Lake Anna State Park, Spotsylvania, VA

by Greg Zimmerman
Published: Updated:

While Delicia was back to being deployed overseas to Bahrain, I booked a campsite at Lake Anna State Park.  Lake Anna is about 90 minutes south of Washington, D.C. if you’re lucky enough to avoid traffic on I-95.  Check the traffic before you go because rush hour can be devastating.

On the way to the campground, the Jeep started making a really bad squealing sound.  I had the rear axle rebuilt a week prior so I was pretty sure something was amiss.  More on that later.

The campground was great.  Lots of space and nestled in the woods far from highway noise.  The site had a large pea-gravel pad for tents.  I didn’t try it out, but I bet it’s nice sleeping on smooth round pea gravel.

The Beach!  It’s was a 1/2 mile hike down a wooded paved trail to get to the water.  The state park has a really nice sandy beach.  The only downside were the crowds.  The beach was absolutely packed full of people.  Not just on the sand, but the grassy areas were overrun with parties, people, and loud music.

We retreated to our campsite, but returned to the beach close to sunset, and we nearly had the whole place to ourselves.


The Thief:  This story is one our kid’s favorites.  After SMORES for desert, it quickly got dark.   I was enjoying some Trader Joe’s Cabernet Sauvignon wine out of a box while the kids played on their iPads when we heard something rustling in the bushes.  I pointed a flashlight into the woods where a pair of beady eyes were reflecting back at us.  It wandered off and I quickly forgot about it after another mug of Cabernet.  20 minutes later I heard a loud noise over my shoulder and there was the beast, just out of arms reach.  It was a huge raccoon sitting on the picnic table!  Before I could react, it grabbed a full bag of chips (chip clip and all) and took off into the woods.  I gave chase but stopped at the edge of the forest.   I wasn’t sure if the raccoon had friends.  We decided to put the rest of our food away before going to bed.  If you look at the picture above, you can see how close the scene of the crime was to our chairs.  Brave raccoon…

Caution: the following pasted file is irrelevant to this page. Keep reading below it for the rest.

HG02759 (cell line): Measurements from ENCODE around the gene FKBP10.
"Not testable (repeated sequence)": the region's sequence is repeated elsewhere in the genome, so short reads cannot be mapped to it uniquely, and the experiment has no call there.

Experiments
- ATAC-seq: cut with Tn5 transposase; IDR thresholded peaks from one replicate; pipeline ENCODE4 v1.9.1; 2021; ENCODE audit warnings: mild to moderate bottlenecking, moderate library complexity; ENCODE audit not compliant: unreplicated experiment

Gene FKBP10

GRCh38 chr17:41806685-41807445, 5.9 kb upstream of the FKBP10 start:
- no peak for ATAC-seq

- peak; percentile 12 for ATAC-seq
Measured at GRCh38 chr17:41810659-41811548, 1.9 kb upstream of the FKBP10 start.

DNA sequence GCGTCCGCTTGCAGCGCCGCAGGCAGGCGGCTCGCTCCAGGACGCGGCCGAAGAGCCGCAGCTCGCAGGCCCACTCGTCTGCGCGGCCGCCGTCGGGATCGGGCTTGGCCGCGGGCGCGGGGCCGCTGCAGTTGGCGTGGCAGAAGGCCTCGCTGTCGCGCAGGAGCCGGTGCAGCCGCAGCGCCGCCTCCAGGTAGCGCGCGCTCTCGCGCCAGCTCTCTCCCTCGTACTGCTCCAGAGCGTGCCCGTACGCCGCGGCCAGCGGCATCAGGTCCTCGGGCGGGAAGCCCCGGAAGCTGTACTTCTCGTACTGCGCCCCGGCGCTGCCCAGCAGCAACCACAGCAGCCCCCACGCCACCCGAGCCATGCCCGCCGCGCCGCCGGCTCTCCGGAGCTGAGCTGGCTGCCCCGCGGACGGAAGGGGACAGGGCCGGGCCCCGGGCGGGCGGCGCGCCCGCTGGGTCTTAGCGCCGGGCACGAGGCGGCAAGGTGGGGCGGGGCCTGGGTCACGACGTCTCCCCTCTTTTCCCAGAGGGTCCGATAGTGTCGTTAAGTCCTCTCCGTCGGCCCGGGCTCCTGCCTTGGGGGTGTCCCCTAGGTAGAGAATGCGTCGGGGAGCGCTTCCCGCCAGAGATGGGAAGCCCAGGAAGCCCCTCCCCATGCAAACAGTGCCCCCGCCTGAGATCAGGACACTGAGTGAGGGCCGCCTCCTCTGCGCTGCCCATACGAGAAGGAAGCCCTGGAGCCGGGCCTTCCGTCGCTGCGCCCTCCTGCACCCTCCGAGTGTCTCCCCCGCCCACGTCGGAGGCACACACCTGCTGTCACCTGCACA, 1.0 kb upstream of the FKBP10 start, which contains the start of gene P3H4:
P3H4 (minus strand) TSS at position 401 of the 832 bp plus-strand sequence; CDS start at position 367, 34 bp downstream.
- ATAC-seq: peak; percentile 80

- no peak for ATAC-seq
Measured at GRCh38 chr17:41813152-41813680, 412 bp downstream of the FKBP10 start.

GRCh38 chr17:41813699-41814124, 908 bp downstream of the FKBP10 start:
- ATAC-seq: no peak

Breakdown:  I mentioned the loud squealing on the way in to camp.  I drove around the campground with the kids walking along and they pinpointed the squealing to the back axle.  I called the shop and they said not to drive it.  Great.  A rescue plan was formed.  Luckily my parents lived 1.5 hours away, had a BMW X5 that could tow the camper, and had nothing better to do on a Sunday than rescue us.  Although we had to cut our trip short, being rescued was a higher priority.  A flatbed tow truck scooped up our poor Jeep and hauled it to the shop.  My dad with the X5 towed our camper to his house.  The next day, I learned that the mechanic didn’t press the bearing on all the way on after the rear axle was rebuilt and that is what made the brakes squeal.   I do all the work on my Jeep except for that one particular job which required specialized equipment.   Maybe it’s time to invest a 20 ton rated bearing press.

Here’s the offending bearing that cut our trip short.

Thanks for reading, more stories to come!






Mike August 12, 2018 - 2:41 pm

Great Blog, hope you have less deployments and more camping

Delicia Zimmerman August 12, 2018 - 5:33 pm

Me too!

Stacey Wiegleb August 14, 2018 - 2:00 am

“Mug of Cabernet” ???


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